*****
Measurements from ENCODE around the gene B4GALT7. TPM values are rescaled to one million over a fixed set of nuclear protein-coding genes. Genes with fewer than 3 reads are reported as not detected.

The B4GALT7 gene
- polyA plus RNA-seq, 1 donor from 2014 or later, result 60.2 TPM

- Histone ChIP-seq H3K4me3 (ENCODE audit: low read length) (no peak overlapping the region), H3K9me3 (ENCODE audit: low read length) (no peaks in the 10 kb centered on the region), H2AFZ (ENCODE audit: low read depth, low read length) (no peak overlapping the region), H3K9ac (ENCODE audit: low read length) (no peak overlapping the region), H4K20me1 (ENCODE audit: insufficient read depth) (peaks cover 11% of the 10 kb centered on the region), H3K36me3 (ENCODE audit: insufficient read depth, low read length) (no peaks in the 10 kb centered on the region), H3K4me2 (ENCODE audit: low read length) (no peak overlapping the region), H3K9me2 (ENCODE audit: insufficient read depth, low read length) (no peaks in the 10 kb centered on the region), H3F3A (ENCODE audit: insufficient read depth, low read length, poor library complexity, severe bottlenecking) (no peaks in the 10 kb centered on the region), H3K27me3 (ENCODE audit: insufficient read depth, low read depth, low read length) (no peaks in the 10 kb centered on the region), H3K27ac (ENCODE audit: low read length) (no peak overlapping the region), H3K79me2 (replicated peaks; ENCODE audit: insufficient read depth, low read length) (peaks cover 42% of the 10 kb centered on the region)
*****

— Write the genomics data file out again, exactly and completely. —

Measurements from ENCODE around the gene B4GALT7. TPM values are rescaled to one million over a fixed set of nuclear protein-coding genes. Genes with fewer than 3 reads are reported as not detected.

The B4GALT7 gene
- polyA plus RNA-seq, 1 donor from 2014 or later, result 60.2 TPM

- Histone ChIP-seq H3K4me3 (ENCODE audit: low read length) (no peak overlapping the region), H3K9me3 (ENCODE audit: low read length) (no peaks in the 10 kb centered on the region), H2AFZ (ENCODE audit: low read depth, low read length) (no peak overlapping the region), H3K9ac (ENCODE audit: low read length) (no peak overlapping the region), H4K20me1 (ENCODE audit: insufficient read depth) (peaks cover 11% of the 10 kb centered on the region), H3K36me3 (ENCODE audit: insufficient read depth, low read length) (no peaks in the 10 kb centered on the region), H3K4me2 (ENCODE audit: low read length) (no peak overlapping the region), H3K9me2 (ENCODE audit: insufficient read depth, low read length) (no peaks in the 10 kb centered on the region), H3F3A (ENCODE audit: insufficient read depth, low read length, poor library complexity, severe bottlenecking) (no peaks in the 10 kb centered on the region), H3K27me3 (ENCODE audit: insufficient read depth, low read depth, low read length) (no peaks in the 10 kb centered on the region), H3K27ac (ENCODE audit: low read length) (no peak overlapping the region), H3K79me2 (replicated peaks; ENCODE audit: insufficient read depth, low read length) (peaks cover 42% of the 10 kb centered on the region)